Medical Malpractice in South Africa will be of great assistance to the ‘reasonable doctor’, writes reviewer Dr Liz Meyer, a medico-legal adviser for Ethiqal. However, it is clearly written primarily for litigators in the lucrative field of medical negligence and, in this, ignores some key developments.
“The above guide was published early 2018 and is available for sale from the LexisNexis South Africa online store. It is a comprehensive guide dealing with the practical aspects of medical negligence litigation from a substantive, procedural and ethical point of view.
“The guide is factually extremely comprehensive. It takes the form of a loose-leaf binder to facilitate annual updating and consists of 24 chapters. The first nine will be of special interest to medical practitioners but are also invaluable to assist and educate rookie attorneys hoping to start a lucrative professional practice specialising in medical malpractice litigation.
“The second chapter discusses ‘The reasonable doctor’. The translation from the theoretical yardstick of reasonableness into the practical standard will be of great assistance to the medical practitioner: ie what are the basic aspects of a medical practitioner’s approach, which if followed, would, in general, be regarded as reasonable. The author explains in some detail how failure to adhere to these practical standards will be of importance when assessing fault.
“The explanation of the legal concepts of ‘unlawfulness’ and ‘fault’ should assist non-lawyers in clarifying their understanding of the difficult concept of ‘duty of care’. Of value to members of the medical profession with little knowledge of the law are highlighted ‘Doctors’ Takes’ throughout the guide. These provide the medical reader with useful insights forewarning them of areas of practice where they can avoid mistakes which might lead to legal liability or disciplinary steps. Medical practitioners will also benefit from careful study of the chapters pertaining to consent, patient records, confidentiality, disclosure and especially the structure of the medical profession and disciplinary procedures.
“However, it is very clear that the guide is written by a plaintiff Counsel. The work is primarily geared for litigators seeking entry into the potentially lucrative area of litigation or looking to further their knowledge or trial skills in that field. It appears that it has been written to serve as a primary source of reference on the law of, and practicalities involved in medical negligence litigation. Chapters 10 to 24 range in scope from the substantive law to the importance of correct case selection, to preparation for and aspects of the trial itself. There is a strong medico-legal slant to help attorneys and counsel in this specialised field of litigation.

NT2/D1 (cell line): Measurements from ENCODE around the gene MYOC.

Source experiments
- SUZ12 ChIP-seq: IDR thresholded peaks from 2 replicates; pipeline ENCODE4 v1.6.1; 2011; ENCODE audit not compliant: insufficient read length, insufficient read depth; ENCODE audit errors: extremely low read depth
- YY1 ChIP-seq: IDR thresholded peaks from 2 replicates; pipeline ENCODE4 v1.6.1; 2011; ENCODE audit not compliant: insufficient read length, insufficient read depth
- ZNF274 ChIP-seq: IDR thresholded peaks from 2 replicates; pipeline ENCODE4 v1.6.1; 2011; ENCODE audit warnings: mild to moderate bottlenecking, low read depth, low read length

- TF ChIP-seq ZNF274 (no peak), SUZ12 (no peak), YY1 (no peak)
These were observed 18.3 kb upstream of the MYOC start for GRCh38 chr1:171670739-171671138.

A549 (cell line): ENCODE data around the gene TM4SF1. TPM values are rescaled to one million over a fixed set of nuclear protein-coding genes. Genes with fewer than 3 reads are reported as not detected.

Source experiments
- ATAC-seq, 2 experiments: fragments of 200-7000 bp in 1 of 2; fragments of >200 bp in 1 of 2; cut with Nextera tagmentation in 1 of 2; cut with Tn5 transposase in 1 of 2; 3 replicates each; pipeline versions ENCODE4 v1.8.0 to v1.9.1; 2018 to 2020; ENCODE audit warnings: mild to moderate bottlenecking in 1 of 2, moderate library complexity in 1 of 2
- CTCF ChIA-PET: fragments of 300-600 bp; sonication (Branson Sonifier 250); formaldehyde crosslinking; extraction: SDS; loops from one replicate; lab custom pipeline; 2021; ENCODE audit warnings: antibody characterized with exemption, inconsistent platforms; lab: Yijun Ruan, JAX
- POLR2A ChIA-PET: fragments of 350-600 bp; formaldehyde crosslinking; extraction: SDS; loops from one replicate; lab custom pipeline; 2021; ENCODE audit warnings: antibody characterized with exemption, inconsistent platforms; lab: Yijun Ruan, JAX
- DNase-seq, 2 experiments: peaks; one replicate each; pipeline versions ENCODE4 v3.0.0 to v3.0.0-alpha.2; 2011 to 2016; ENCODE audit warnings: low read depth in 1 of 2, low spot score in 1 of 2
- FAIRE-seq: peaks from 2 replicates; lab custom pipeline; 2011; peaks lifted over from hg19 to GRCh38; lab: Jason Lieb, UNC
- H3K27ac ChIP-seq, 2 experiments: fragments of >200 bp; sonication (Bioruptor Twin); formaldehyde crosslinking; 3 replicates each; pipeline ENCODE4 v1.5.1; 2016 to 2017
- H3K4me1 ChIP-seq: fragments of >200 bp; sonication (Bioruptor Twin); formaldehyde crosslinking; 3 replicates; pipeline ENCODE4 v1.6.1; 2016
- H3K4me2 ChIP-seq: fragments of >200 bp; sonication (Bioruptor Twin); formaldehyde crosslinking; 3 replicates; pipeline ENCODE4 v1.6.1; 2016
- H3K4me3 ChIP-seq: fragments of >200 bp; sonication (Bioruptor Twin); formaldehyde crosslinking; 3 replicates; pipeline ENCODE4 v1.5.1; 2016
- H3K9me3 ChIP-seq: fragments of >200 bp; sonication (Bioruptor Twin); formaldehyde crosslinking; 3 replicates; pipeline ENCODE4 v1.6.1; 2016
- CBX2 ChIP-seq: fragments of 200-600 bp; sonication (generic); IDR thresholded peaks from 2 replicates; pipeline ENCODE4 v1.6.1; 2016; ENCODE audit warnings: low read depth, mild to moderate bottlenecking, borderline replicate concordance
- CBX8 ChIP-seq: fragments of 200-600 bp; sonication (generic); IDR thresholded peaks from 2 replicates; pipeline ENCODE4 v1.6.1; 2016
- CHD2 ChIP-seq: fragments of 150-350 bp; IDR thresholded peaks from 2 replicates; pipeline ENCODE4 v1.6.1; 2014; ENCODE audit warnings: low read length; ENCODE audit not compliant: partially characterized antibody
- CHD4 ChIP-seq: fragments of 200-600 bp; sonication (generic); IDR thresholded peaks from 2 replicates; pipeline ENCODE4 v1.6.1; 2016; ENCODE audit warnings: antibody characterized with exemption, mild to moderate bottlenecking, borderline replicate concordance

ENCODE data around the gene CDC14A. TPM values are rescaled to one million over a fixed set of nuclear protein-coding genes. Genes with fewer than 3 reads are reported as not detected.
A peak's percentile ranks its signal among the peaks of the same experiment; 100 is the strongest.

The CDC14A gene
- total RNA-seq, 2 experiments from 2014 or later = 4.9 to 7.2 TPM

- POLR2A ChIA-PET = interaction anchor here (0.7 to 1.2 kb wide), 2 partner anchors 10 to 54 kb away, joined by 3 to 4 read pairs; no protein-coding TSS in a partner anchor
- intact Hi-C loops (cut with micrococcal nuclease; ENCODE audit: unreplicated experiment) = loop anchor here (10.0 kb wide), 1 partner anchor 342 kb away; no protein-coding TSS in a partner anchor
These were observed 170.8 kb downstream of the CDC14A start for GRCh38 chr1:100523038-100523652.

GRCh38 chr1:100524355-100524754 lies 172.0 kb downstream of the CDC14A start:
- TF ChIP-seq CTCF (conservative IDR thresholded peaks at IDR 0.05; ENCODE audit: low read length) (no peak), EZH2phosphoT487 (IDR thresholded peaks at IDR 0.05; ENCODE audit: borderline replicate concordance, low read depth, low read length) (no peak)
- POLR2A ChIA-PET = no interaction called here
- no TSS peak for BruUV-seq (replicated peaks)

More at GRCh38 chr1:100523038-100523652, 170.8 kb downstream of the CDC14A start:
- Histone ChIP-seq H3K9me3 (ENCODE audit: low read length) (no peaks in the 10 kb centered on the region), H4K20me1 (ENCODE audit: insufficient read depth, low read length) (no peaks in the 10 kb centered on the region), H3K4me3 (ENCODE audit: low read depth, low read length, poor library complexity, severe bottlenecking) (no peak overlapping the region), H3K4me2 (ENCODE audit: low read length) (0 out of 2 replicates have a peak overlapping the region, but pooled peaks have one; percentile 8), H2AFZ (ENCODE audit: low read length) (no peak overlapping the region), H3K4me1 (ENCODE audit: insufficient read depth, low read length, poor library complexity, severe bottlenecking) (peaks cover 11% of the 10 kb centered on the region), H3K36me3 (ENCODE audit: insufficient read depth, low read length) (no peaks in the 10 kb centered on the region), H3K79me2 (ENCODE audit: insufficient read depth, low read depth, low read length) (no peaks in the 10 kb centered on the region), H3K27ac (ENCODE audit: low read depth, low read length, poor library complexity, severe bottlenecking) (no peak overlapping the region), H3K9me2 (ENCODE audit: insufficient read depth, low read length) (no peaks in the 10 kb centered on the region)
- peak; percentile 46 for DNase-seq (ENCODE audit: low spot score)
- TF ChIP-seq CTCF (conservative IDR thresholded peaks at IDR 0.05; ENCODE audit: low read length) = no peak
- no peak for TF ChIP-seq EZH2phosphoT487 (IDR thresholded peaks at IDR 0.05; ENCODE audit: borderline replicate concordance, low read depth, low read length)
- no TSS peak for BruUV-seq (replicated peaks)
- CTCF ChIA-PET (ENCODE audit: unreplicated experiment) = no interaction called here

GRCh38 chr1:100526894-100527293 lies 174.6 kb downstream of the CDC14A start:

“The chapter on medical experts is of interest to the medical practitioner – it explains the importance of an expert in assisting the court with an unbiased, impartial and objective opinion. The ‘Dos and don’ts for expert witnesses’ is extremely relevant for potential and existing medical experts. It is, unfortunately, a sad fact that there are experts in South Africa who, acting on contingency, forget that they are not retained to give a favourable opinion on behalf of the party who hired them, but are ethically bound to arrive at an objective, impartial opinion to assist the court. This chapter serves to remind them of possible adverse consequences in such an approach.
“The appendices form a large section of the guide. These are comprehensive and include a ‘Glossary of medical terms’ – of value, of course, to potential litigators! The ‘Legislative extracts’ are very helpful and close at hand for easy reference. The ‘HPCSA Guidelines for Good Practice in the Healthcare Professions’ is a useful appendix and once again, close at hand. The author emphasises that ‘The draft of a general patient consent’ is a draft and should not be used as it stands – an emphasis which many medical practitioners may fail to notice! For the aspiring litigator there is a ‘Checklist for the plaintiff’s consultation’ and most important of all – appendix 10 – a ‘Contingency fee agreement’. Tables of the relevant cases and statutes and a comprehensive index conclude the guide.
“Three aspects are sorely lacking in this guide. Firstly, a discussion of the intention and purpose of the Contingency Act 66 of 1997 which aimed to place litigation within the reach of an indigent population which could previously not afford to litigate. Unfortunately, practical application of the Act may have led to certain questionable practices, rather than achieving the primary purpose of placing litigation within the reach of the indigent. Matters that are litigated on a contingency basis are mainly the extremely lucrative ones, not necessarily the deserving ones.
“Secondly, no mention is made of alternative dispute resolution procedures, especially mediation. It appears that compulsory mediation or other alternative dispute resolution methods are set to play a role in the medical litigation scenario of the future and a discussion of them would have been of value.
“Thirdly, in a landmark judgment , the Constitutional Court recently left the door open for the development of the common law, so as to have future damages in personal injury claims paid periodically and by way of services. This case came in the wake of the exponential rise in medical negligence claims against state hospitals. If this development comes to fruition, the whole basis of medico-legal litigation may alter.”
Review by Dr Liz Meyer, medico-legal adviser for Ethiqal.
Medical Malpractice in South Africa
John Saner SC